At present all these monuments have legal protection as recorded monuments under section 12 (3) of the National Monuments (Amendment) Act, 1994. Under the Act, an owner or occupier of a recorded monument or place who proposes to carry out, or to cause or permit the carrying out of, any work at, or in relation to, such a monument or place is required to give the Minister for Arts, Heritage, Gaeltacht and the Islands two months' prior written notice of any such intention. A person contravening those provisions shall be liable to severe penalties under the Act, the maximum penalty for offences being a fine of £50,000 and/or five years' imprisonment.
The Hill of Ushnagh is regarded as one of the most important archaeological landscapes in the country, and I fully share the Senator's view that there is a need to expedite the purchase of the site. To this end, I am pleased to inform him that negotiations were opened to acquire the core archaeological area of 115 acres in 1997. Unfortunately these negotiations proved very difficult and were compounded by the death of the previous landowner in mid-1998. The Lunestown Estate, comprising 520 acres including the core archaeological area referred to earlier, was sold at auction on 10 September 1998 as one lot to a local landowner.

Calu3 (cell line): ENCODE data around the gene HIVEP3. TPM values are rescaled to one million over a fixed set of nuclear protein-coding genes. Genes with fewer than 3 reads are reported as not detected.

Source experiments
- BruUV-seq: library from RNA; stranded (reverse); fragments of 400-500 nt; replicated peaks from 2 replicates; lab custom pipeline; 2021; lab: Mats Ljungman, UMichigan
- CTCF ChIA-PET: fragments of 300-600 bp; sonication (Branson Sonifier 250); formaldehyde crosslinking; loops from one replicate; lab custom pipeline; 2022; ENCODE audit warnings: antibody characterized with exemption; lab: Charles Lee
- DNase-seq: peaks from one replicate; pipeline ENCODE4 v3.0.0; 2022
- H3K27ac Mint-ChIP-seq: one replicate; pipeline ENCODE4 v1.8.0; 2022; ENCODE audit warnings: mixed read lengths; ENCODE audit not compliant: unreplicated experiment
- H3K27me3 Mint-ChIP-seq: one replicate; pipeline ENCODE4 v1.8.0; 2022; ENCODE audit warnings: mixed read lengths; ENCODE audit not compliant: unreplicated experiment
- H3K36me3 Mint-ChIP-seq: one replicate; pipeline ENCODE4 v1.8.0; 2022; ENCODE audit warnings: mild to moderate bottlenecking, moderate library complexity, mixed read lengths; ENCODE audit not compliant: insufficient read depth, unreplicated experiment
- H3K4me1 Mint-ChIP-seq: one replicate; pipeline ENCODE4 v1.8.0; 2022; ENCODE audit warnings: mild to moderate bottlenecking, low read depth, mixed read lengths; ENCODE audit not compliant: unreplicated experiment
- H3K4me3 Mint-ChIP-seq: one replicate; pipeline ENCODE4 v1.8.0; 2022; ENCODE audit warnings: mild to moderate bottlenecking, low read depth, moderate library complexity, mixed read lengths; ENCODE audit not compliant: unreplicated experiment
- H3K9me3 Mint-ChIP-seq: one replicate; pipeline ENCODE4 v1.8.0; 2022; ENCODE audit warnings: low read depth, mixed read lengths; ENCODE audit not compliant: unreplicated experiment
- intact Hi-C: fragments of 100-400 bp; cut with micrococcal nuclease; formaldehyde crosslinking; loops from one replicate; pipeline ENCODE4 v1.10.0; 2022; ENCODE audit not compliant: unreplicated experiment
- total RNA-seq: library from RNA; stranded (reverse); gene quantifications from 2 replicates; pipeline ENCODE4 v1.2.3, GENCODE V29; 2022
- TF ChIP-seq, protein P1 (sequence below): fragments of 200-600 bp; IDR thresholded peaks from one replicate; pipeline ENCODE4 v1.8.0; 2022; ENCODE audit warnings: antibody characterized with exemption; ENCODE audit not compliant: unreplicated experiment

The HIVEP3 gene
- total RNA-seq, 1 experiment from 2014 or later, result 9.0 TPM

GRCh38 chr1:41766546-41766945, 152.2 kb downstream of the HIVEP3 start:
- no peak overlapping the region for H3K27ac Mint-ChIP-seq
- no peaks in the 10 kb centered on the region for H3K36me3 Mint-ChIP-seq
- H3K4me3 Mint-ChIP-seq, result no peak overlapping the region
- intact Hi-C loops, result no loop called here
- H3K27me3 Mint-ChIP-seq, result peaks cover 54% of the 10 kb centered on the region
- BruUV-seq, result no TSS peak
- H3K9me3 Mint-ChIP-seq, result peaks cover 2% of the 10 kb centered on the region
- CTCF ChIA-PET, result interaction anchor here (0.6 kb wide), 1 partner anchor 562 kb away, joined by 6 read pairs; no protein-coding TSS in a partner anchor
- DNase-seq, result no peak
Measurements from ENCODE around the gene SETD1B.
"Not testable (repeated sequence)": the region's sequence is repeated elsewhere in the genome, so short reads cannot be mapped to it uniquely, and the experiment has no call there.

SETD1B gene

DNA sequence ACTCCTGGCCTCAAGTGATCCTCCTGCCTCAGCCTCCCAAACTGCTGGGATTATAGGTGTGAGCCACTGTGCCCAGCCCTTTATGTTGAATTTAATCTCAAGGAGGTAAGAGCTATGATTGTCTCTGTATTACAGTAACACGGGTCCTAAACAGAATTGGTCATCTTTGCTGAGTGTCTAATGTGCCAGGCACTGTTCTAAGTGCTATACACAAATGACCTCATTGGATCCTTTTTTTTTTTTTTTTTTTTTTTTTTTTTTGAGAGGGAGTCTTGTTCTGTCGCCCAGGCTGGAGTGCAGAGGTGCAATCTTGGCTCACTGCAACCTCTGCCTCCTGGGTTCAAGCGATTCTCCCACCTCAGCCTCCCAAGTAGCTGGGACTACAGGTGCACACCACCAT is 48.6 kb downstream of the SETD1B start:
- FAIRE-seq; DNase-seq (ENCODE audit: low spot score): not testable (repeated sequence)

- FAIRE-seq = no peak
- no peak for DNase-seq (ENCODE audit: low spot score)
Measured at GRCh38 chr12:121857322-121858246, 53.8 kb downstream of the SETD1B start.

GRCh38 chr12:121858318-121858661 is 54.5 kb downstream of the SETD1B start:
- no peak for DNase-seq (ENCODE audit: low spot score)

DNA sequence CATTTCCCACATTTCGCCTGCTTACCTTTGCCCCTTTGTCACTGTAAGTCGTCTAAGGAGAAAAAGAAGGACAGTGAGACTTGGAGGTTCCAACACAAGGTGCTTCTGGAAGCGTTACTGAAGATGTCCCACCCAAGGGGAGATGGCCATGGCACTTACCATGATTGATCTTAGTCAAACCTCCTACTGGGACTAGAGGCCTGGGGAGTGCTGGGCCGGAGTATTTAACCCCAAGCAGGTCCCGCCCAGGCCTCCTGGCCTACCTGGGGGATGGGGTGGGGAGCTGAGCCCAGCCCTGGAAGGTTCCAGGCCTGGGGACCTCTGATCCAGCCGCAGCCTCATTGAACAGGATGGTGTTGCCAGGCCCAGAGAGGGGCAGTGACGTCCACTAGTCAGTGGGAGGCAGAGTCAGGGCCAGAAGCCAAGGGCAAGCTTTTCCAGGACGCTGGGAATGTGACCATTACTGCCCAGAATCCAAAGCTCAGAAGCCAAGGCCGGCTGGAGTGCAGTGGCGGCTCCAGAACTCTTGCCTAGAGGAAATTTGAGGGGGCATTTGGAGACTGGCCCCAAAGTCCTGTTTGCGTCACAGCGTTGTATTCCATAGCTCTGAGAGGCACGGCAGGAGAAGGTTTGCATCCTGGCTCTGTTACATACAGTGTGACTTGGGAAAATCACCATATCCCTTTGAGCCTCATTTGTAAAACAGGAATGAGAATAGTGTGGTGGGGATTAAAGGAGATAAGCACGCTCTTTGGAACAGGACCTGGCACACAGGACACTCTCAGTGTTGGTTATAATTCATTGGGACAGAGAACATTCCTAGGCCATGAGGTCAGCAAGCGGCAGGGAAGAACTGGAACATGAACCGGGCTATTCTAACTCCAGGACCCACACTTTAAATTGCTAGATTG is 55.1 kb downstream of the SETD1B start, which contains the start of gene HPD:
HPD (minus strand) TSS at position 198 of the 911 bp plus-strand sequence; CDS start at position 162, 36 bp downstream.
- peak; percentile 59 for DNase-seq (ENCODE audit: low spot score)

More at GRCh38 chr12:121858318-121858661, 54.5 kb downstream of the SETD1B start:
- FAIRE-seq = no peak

Dúchas, the heritage service of my Department, has been actively negotiating the acquisition of the core area with the new landowner since then. A number of offers involving significant sums of money have been made by Dúchas for the property, but no agreement has been reached to date. However, I remain hopeful an agreement can be reached with the vendor soon to acquire this site strictly on the basis of a fair and reasonable price.